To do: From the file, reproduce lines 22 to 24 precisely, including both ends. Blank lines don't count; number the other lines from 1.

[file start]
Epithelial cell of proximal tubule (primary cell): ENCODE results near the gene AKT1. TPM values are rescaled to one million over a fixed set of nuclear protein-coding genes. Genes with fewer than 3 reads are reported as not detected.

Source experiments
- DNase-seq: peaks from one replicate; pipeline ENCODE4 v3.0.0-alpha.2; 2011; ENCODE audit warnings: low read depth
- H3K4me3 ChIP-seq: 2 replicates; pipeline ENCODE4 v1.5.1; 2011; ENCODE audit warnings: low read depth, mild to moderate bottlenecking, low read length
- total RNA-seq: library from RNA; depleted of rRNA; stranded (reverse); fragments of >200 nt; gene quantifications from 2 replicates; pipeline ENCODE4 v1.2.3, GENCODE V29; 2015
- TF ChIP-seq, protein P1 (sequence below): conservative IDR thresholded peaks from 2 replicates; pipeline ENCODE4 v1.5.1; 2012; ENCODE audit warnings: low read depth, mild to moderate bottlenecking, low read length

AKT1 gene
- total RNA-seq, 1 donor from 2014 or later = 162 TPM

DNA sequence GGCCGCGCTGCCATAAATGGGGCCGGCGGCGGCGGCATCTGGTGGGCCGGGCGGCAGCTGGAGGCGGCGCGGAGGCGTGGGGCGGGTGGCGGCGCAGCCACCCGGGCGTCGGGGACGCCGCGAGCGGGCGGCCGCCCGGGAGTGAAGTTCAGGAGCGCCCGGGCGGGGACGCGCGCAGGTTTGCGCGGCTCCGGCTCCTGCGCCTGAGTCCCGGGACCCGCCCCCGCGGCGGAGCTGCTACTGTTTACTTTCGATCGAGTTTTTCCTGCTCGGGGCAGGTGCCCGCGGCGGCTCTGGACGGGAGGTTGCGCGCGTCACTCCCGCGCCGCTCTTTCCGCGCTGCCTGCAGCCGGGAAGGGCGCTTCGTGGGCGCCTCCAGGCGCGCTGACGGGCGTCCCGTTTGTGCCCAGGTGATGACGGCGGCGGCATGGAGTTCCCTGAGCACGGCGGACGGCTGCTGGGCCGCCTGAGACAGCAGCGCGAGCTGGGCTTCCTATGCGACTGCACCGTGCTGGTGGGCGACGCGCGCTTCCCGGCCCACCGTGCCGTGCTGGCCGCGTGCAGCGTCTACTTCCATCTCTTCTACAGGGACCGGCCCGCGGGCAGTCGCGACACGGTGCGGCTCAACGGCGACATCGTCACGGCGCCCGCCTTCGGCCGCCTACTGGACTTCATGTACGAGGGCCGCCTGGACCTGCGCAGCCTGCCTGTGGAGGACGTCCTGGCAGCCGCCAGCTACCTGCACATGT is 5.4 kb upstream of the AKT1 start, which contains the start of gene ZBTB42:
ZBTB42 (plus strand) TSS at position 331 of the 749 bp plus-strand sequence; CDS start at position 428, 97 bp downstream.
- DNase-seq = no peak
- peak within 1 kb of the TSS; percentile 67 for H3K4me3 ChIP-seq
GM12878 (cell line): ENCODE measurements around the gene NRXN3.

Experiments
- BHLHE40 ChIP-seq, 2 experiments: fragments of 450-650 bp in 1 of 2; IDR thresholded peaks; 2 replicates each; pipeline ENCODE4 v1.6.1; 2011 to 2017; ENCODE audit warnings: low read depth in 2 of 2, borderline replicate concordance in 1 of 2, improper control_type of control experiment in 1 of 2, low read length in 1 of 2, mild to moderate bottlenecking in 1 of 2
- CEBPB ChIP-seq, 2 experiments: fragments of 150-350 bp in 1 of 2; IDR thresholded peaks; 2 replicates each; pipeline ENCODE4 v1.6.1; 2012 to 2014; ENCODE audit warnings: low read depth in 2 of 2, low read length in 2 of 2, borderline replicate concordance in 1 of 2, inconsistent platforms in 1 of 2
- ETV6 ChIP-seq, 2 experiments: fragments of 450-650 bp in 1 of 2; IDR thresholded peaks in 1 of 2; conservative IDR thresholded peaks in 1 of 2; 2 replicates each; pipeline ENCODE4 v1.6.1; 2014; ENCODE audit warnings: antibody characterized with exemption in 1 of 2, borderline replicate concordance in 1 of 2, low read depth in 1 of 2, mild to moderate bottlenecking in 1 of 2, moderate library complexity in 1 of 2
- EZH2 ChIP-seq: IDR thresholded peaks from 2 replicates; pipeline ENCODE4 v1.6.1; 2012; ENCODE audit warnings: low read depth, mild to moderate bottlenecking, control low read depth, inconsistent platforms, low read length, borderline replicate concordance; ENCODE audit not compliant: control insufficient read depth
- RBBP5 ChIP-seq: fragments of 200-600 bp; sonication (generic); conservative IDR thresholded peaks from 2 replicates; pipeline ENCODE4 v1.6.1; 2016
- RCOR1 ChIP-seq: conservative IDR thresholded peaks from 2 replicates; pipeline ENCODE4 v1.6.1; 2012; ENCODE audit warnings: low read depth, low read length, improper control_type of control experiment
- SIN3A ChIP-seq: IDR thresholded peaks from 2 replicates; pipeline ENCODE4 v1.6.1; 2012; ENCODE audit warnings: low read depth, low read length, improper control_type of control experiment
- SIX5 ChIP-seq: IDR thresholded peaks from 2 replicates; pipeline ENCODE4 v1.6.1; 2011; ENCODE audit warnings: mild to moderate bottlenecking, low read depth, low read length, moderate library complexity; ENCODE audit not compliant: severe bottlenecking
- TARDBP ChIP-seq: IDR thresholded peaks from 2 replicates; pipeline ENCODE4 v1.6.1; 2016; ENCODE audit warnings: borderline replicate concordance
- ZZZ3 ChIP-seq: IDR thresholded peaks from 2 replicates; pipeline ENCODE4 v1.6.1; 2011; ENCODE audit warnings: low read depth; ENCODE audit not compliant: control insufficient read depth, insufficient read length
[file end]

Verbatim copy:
- SIX5 ChIP-seq: IDR thresholded peaks from 2 replicates; pipeline ENCODE4 v1.6.1; 2011; ENCODE audit warnings: mild to moderate bottlenecking, low read depth, low read length, moderate library complexity; ENCODE audit not compliant: severe bottlenecking
- TARDBP ChIP-seq: IDR thresholded peaks from 2 replicates; pipeline ENCODE4 v1.6.1; 2016; ENCODE audit warnings: borderline replicate concordance
- ZZZ3 ChIP-seq: IDR thresholded peaks from 2 replicates; pipeline ENCODE4 v1.6.1; 2011; ENCODE audit warnings: low read depth; ENCODE audit not compliant: control insufficient read depth, insufficient read length